ADEN (Reuters) - A bombardment in Aden by the Houthi militia and forces loyal to former president Ali Abdullah Saleh killed 43 people and injured 173 on Sunday, the health ministry of Yemen’s exiled government said two days after declaring the city had been liberated.
Clashes continued in the city’s northern districts of Dar al-Saad and Sabr, and in Maashiq in Crater district as local fighters backed by the Riyadh-based government and a Saudi-led Arab coalition pushed to seize remaining parts of Aden.
Those fighters and Yemeni army forces loyal to exiled President Abd-Rabbu Mansour Hadi seized Aden’s airport and other central areas in a sudden advance last week that broke months of deadlock in the city.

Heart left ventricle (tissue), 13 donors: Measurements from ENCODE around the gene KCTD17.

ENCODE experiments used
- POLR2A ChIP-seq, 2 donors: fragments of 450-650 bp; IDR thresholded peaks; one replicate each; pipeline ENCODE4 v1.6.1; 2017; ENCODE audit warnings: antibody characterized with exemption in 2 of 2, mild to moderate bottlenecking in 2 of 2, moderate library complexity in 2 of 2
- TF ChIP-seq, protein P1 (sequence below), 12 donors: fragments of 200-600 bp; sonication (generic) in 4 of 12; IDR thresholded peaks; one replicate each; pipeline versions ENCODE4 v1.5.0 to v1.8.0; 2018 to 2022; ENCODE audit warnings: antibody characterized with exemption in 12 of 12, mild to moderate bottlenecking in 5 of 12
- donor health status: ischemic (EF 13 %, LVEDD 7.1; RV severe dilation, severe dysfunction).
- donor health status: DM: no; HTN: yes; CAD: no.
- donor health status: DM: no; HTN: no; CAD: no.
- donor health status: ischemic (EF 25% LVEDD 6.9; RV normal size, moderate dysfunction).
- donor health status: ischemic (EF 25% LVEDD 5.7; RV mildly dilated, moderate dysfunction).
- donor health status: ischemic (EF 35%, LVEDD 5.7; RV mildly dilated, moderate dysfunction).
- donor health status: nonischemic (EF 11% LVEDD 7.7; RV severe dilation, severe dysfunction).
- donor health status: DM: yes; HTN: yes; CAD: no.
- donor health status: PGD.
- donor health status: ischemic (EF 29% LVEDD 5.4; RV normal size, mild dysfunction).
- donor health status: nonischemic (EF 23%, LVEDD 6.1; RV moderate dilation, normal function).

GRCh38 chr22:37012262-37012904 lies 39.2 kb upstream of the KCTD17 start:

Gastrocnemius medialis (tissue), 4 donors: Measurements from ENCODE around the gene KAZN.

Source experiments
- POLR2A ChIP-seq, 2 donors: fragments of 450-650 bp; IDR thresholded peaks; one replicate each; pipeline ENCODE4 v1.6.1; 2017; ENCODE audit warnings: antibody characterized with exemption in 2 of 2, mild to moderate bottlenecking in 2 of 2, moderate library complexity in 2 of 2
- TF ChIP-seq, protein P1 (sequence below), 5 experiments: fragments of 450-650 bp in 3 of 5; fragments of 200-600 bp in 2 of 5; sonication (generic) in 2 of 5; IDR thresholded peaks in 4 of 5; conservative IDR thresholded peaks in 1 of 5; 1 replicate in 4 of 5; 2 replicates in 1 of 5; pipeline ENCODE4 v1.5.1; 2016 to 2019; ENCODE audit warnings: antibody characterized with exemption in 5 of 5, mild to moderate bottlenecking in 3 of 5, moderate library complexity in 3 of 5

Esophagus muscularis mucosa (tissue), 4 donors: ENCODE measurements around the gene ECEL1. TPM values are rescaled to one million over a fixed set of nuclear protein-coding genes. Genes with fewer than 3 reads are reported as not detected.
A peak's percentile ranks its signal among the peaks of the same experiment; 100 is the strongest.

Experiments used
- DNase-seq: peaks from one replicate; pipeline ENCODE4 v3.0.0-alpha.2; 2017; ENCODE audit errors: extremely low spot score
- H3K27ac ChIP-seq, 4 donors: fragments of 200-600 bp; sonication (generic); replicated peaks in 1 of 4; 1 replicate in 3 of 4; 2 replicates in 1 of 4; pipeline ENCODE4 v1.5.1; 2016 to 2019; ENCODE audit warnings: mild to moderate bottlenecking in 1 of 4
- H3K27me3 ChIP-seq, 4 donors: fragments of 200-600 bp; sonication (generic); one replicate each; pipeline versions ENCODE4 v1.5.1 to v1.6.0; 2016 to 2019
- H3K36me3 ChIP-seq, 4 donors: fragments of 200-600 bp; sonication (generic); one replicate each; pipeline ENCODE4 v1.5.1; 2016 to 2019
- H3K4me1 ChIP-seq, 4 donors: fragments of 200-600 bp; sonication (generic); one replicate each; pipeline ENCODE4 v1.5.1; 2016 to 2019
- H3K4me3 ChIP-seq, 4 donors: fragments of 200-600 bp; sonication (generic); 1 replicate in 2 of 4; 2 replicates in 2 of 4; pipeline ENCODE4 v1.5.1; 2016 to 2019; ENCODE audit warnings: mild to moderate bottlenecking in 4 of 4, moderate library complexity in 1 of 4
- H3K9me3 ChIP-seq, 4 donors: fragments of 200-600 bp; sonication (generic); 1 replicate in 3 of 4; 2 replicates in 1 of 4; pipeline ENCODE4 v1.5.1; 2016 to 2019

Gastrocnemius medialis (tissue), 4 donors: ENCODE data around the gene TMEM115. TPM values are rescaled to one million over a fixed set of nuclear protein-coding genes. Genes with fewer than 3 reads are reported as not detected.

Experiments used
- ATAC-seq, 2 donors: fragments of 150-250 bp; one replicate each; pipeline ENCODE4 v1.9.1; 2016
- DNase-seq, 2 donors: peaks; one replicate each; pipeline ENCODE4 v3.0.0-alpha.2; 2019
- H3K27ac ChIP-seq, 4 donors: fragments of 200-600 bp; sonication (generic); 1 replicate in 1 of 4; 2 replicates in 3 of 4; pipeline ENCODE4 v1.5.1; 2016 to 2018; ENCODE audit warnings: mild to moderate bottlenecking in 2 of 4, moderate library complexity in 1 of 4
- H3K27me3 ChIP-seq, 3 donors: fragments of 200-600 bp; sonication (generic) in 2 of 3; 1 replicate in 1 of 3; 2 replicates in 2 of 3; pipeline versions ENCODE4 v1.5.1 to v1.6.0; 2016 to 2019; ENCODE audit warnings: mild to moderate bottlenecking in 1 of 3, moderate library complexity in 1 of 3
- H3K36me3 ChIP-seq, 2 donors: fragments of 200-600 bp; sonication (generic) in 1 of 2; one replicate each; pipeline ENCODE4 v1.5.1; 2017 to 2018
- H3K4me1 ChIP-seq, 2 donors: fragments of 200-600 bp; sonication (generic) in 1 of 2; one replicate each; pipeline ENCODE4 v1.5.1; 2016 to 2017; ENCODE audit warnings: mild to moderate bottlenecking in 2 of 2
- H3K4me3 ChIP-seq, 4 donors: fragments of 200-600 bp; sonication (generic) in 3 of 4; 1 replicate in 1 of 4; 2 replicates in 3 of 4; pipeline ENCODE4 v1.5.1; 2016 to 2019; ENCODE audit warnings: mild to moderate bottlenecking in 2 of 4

Their advance was aided by Gulf efforts to train and equip Yemeni army forces loyal to Hadi and transport them to Aden, Yemen’s second largest city and home to the main seaport.
Local fighters in Aden have been supported by coalition air strikes for nearly four months, but often fly the flag of a southern Yemen separatist movement rather than voicing loyalty to Hadi’s exiled government.
The Saudi-led coalition began its campaign on March 26, bidding to reverse months of advances by the Houthis after they moved from their northern stronghold last year, capturing the capital Sanaa and pushing south to Aden.
Riyadh fears its main enemy Iran will use its alliance with the Houthis to project influence into the kingdom’s southern neighbor, ultimately threatening the Saudi border.
It also believes the advance of the Shi’ite Muslim Houthis will aggravate sectarian violence in Yemen, further undermining the country’s stability and allowing jihadist groups like al Qaeda to consolidate there before targeting Saudi Arabia.
Reporting By Mohammed Mukhashaf; Writing by Angus McDowall; Editing by Andrew Heavens